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Monday, November 30th, 2009
the performance parade

As any blogging manual will tell you, humans crave lists.  And what is more appealing than a ranked list?  How about a ranked list that has some scoring system or ranking methodology that justifies the ranking?  Such a list magically becomes a simple statement of truth about what or who is best or worst.

In this continuing series of postings on the Global Research Analyst Settlement,the research puzzle | This is the sixth in a series of postings on “the settlement.”  This link will take you to an index of the postings on the topic that will include future postings as they are written. we have finally gotten to the obligatory posting on research performance.  Long-time readers will be familiar with my thoughts on the matter, since I have covered it many times in postings like “the research performance derby”the research puzzle | This posting was triggered by a Bloomberg listing of “best” analysts. and “to the precipice.”the research performance | This one looks at a simple stock chart to think about the meaning of performance.

In standard practice, a performance evaluation firm takes the ratings put on stocks by research firms and judges which firms have had the best performance.  What could go wrong?  To start, I’ll quote myself (from a piece I wrote for the users of independent research under the settlement):

Ratings, which are used in the performance calculations, do not encompass the breadth of research information contained in a report.

There are different criteria used by firms to arrive at a rating on a stock (for example, some ratings imply a prediction of a certain level of absolute performance, while some are relative to the performance of the general market).  Such differences are not reflected in the rankings.

Firms have different ratings schemes; to try to compare them, evaluation services must make the simplifying assumption of “mapping” each firm’s ratings to a common standard.  Such simplifications yield distortions.

Performance for an individual client should always be viewed in the context of the client’s objectives and tolerance for risk.  A “good” idea for one client may not be good for another.  No ratings system adequately deals with that reality.

So, a research analyst (or computer in the case of a quant firm) boils down all sorts of valuable information into one variable, which is adjusted further in the mapping process, and evaluated without regard to time horizon or risk.  That’s what we use to determine who is best?  If so, we get what we deserve.

In studying this area throughout the settlement, I saw nothing to make me believe that chasing research performance in that simple fashion is a better idea than chasing any other kind of performance.  It is one of the most common and most dangerous investment mistakes.

To be clear, there are things to be learned by analyzing performance, even in a basic way.  More worthwhile still is a complex evaluation of ratings behavior (and other variables, if available), using a variety of tools that can help to ascertain the strengths and weaknesses of a research analyst or firm.  Statistical analysis of what has happened can be helpful to determine what might happen, but not in isolation.  It should provide hints and clues to pursue and questions to ask.  The goal should be to understand how that performance might have come to be (remembering that much of it at any time is luck or statistical noise) and whether it’s reasonable to assume that it might be repeated given what you know about how the analyst or firm goes about their business.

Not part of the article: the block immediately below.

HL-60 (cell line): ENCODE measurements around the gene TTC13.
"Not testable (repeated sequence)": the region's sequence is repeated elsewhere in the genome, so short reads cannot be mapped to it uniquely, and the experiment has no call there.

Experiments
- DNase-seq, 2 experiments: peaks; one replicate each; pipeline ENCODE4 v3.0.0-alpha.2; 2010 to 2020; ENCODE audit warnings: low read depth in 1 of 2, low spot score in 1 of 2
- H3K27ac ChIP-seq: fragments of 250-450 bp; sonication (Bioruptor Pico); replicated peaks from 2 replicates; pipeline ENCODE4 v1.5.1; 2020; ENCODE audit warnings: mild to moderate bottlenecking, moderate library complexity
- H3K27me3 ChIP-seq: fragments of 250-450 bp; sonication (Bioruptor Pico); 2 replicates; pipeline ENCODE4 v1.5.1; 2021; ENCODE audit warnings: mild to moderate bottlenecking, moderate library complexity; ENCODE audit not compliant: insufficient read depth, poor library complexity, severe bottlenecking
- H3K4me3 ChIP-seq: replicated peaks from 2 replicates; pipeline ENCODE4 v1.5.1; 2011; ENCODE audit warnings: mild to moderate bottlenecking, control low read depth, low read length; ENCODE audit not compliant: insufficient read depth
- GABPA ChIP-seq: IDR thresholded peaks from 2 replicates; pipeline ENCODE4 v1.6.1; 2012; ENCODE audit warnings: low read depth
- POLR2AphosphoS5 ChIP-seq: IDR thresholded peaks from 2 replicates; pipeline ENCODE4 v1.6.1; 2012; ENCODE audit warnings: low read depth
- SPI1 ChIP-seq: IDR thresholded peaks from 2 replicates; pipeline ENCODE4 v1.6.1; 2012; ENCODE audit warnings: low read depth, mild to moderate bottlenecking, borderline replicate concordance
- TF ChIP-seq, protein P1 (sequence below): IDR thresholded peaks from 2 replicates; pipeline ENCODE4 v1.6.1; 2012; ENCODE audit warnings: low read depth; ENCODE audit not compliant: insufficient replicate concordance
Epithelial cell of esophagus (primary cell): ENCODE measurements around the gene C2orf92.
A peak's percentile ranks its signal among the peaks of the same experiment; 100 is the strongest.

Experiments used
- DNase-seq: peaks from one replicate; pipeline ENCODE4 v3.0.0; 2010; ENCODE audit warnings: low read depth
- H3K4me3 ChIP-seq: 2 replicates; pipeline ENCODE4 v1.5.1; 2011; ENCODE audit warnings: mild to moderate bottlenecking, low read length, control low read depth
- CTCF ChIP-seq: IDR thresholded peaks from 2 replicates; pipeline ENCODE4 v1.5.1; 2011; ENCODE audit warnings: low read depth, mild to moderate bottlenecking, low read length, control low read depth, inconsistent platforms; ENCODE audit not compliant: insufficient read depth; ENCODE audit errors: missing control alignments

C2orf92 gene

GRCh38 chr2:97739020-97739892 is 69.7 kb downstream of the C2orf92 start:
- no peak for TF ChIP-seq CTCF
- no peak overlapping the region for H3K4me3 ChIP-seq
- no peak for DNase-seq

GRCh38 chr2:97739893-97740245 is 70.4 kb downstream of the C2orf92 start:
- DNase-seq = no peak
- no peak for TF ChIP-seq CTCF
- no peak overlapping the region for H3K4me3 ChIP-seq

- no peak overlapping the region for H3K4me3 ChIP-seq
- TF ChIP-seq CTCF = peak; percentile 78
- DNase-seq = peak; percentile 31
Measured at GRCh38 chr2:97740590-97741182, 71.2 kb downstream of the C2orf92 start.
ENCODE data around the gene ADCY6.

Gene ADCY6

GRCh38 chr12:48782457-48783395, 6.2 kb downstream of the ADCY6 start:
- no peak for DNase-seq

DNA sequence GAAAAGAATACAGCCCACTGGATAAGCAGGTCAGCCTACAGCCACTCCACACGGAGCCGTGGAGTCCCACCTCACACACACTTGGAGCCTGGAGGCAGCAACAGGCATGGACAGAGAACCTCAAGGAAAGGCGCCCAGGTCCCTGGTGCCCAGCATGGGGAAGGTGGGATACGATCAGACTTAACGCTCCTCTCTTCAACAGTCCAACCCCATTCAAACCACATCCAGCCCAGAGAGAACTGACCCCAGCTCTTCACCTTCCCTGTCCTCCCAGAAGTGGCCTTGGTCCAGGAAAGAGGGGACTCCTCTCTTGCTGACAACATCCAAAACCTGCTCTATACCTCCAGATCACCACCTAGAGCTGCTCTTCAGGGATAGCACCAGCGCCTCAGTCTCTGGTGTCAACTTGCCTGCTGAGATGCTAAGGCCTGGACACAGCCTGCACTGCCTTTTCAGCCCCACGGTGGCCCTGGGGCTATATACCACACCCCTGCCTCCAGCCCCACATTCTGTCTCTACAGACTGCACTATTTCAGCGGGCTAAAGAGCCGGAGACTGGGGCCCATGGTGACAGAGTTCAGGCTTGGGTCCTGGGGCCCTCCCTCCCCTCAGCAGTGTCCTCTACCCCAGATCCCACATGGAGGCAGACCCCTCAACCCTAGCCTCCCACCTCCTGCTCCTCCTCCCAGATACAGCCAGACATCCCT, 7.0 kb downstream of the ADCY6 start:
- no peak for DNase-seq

It is the classic process-versus-outcome situation, where unsupportable observations about worth get made because of where a performance outcome shows up in a ranked list.   It is the same trap that plan sponsors often fall into:  While they say that past performance only counts for some small part of their evaluation process in selecting asset managers, anyone who has been “in the room” knows that in practice it usually overwhelms most everything else during the decision making.

My recommendation is to ignore most published lists of performance.  They don’t tell you what you need to know.  But to the extent to which you have a chance to delve into a richer trove of statistical information, it can help you to figure out which research firms are right for you.  But, you should use that information to answer some basic questions:

What kinds of things is the research process you are evaluating good at?  What is it not good at?  There are always trade-offs.

How would you expect a particular firm to perform in a certain market environment?  When will it produce its best performance (and why) and when its worst?  Many mistakes arise from not understanding that relative performance naturally fluctuates.

If you think that you can switch from one provider to another in anticipation of future performance, have you properly judged the switching costs and the odds that you are making changes based on false leads from information on past performance?  Those rankings will often lead you in the wrong direction.

Performance evaluations are predicated on having accurate data.  That brings us to our next topic in this survey:  Operations and the nuts and bolts behind the scenes.